At Cayo Innes de Soto we stayed for a few days while a blustery (30 knot) wind blew itself out. Each day we took a dinghy ride through the mangrove maze. At one spot we saw the remains of some sort of fishing weir. It had been built across the channel. I imagine at some point it was very effective in catching any fish that had the misfortune of swimming through the spot.
One day after we had set anchor we spied a small fishing boat chugging noisily towards us. We negotiated a price and they left with 4 fewer lobsters and 2 fewer fish than they had arrived with. There was a father, his two sons and a buddy on board, I asked if I could take a picture but was refused. The Captain indicated that they were not supposed to be consorting with us. We managed to figure out a few things he said but his Spanish was very different than we have encountered before and we had trouble understanding him.
We have been on the go for almost two weeks and we have no fresh fruit or vegetables on board. We thought we might be able to procure some in the town of La Fe, a very small place, which seems to be dedicated to fishing. Once we anchored the Gaurda called us on the radio and spouted increasingly frustrated demands at us over the radio. We tried as best we could to answer his questions but did not succeed. We went ashore in the dinghy, the book said we could, and were met two yards off shore by the head guy. He looked at our papers and then very patiently explained that international boats could not go here, there were no tourist accomodations, ( this was the Cuba we wanted to see) and we would not be allowed to come ashore. I told him we had no fruits and vegetables and that we wanted some very badly, no luck! To give him credit he did allow us to spend the night at anchor but demanded to know when we were going to leave and what time did we expect to get to our next anchorage. HUMFF!!
Barry was very disappointed we could not explore the town, I am sad there are not fresh veggies for supper and the town's school missed out on some new school supplies. Oh well, we amused ourselves by watching the antics of the local populace. A powered fishing boat came by, they have very old hand cranked diesel engines in their boats, somewhat similar to the boat below, but most of them have a cabin with a wooden roof built that offers some protection from the wind and waves.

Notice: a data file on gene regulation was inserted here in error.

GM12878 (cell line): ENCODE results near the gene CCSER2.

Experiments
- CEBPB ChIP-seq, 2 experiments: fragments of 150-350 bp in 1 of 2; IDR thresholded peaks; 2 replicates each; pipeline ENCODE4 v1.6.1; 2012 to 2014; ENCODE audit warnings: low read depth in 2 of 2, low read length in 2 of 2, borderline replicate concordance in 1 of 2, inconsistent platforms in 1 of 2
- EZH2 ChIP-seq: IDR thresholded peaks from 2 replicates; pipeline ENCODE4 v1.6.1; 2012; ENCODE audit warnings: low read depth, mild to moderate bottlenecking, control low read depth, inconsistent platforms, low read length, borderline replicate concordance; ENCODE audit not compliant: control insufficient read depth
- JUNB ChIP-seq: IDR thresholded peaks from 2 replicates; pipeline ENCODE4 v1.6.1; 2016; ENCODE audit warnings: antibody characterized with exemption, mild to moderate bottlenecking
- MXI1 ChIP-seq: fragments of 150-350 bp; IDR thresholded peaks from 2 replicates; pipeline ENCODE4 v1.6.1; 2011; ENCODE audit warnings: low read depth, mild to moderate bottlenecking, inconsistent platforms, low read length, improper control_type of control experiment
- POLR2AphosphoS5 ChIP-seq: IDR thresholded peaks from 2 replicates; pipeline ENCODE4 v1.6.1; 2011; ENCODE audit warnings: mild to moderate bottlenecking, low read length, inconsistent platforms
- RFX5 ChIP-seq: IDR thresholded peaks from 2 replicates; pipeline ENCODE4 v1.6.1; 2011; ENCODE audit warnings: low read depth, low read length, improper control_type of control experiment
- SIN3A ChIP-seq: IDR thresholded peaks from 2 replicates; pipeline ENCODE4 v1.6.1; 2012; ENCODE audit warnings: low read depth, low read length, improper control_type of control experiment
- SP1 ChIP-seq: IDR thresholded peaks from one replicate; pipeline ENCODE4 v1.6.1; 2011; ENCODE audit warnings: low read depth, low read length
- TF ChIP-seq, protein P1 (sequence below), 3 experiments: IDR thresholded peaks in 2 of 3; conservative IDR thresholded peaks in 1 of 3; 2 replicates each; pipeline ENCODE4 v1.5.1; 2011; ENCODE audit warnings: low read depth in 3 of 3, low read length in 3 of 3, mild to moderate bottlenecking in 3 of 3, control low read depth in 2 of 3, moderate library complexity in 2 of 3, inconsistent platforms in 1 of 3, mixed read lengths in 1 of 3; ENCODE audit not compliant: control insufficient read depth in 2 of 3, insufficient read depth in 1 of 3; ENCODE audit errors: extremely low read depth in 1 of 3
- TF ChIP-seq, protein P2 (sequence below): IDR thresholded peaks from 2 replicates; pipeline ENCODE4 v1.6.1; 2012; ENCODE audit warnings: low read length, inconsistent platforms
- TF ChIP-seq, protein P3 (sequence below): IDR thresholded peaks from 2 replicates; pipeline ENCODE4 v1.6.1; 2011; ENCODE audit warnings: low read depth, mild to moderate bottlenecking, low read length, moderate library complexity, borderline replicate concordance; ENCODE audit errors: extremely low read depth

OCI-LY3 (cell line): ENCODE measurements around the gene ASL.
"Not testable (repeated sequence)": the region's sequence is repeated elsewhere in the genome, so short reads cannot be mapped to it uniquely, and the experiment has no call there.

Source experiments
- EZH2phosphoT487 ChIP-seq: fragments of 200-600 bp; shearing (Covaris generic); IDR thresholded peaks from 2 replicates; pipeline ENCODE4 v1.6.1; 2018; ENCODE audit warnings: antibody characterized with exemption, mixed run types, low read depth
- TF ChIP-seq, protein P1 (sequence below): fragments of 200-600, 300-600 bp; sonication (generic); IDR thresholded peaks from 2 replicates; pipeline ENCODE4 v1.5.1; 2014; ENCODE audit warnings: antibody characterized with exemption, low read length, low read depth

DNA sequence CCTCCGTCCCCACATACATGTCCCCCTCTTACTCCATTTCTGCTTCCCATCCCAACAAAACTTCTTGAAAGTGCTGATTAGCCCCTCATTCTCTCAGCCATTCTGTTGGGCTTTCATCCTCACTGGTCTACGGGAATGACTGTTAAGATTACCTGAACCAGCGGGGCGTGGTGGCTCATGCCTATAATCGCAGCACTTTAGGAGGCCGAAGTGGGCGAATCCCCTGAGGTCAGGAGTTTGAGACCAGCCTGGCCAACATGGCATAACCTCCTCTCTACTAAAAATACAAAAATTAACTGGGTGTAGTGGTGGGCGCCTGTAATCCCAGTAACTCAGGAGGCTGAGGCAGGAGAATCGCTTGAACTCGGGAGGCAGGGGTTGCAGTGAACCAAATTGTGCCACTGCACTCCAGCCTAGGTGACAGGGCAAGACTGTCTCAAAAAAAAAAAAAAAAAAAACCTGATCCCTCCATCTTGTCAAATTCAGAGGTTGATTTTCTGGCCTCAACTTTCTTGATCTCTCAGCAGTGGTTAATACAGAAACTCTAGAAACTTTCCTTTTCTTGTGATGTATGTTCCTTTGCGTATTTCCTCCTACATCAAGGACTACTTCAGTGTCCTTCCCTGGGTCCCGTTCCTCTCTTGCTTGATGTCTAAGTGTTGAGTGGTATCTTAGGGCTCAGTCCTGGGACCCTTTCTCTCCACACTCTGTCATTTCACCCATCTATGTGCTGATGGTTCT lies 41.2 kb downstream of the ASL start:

Then the fellow who sternly told us we were not allowed ashore decided that he needed to dig a trench for boats to come up to the Gaurda post. A biggish tractor ground it's way through the shallows and a harrow on the back was dragged around a bit. Then the predictable happened and it got stuck! It looked pretty funny at a 30 degree angle, with it's huge back tire spinning in the mud. Well, bricks and pieces of cement were hauled out to it to try and give it some purchase, a large slab of wood was dragged out, at least an hour was spent working away at this. Finally anothe tractor showed up and after a bit of maneuvering it managed to pull the first one out. I am not sure whether the goal of the exercise was ever accomplished but we enjoyed the spectacle.
We are using the "Cruisng Guide to Cuba" written by Capt. Cheryl Barr, Volume 1, Varadero to Trinidad, published by Yacht Pilot in Nova Scotia. It has lots of great information, with way points to help you transit narrow passes and lots of information on what is available in the small towns covered by the book, as well as the flora and fauna in the area. We have heard the Nigel Calder's book is very good as well.
Cayo Innes de Soto 22*47.8' N X 083*46.9' W
Anchored in 4m of water, good holding in clay and mud.
Protection form north and east, open to the west.
Punta Alonso De Rojas 22*36.9' N X 084*07.6' W
Anchored in 4m of water, good holding once anchor set, it took three tries to set, lots of grass
Protection from north and east and south east, open to the west
Fishermen stopped by and we bought lobster and fish, no services
Cayo Rapado Grande 22*29.4' N X 084*19.7' W
Anchored in 3.5m of water up in the mangroves, anchor caught first try, good holding
Great protection only open to the west
All way points from cruising guide are spot on. Very helpful.
Ensenada de Anita 22*11.9' N X 084*25.3' W
Anchored in 3.5m of water, very good holding
Good protection from east and south, open to the southwest, protected but not well from north
No services, you need to have good light and use eyeball navigation to get in this anchorage
La Fe 22*02.3' N X 084*16.7' W
Anchored in 4m. of water, good holding
Good all around protection
Services not available. We were not allowed to go ashore, they let us anchor for the night.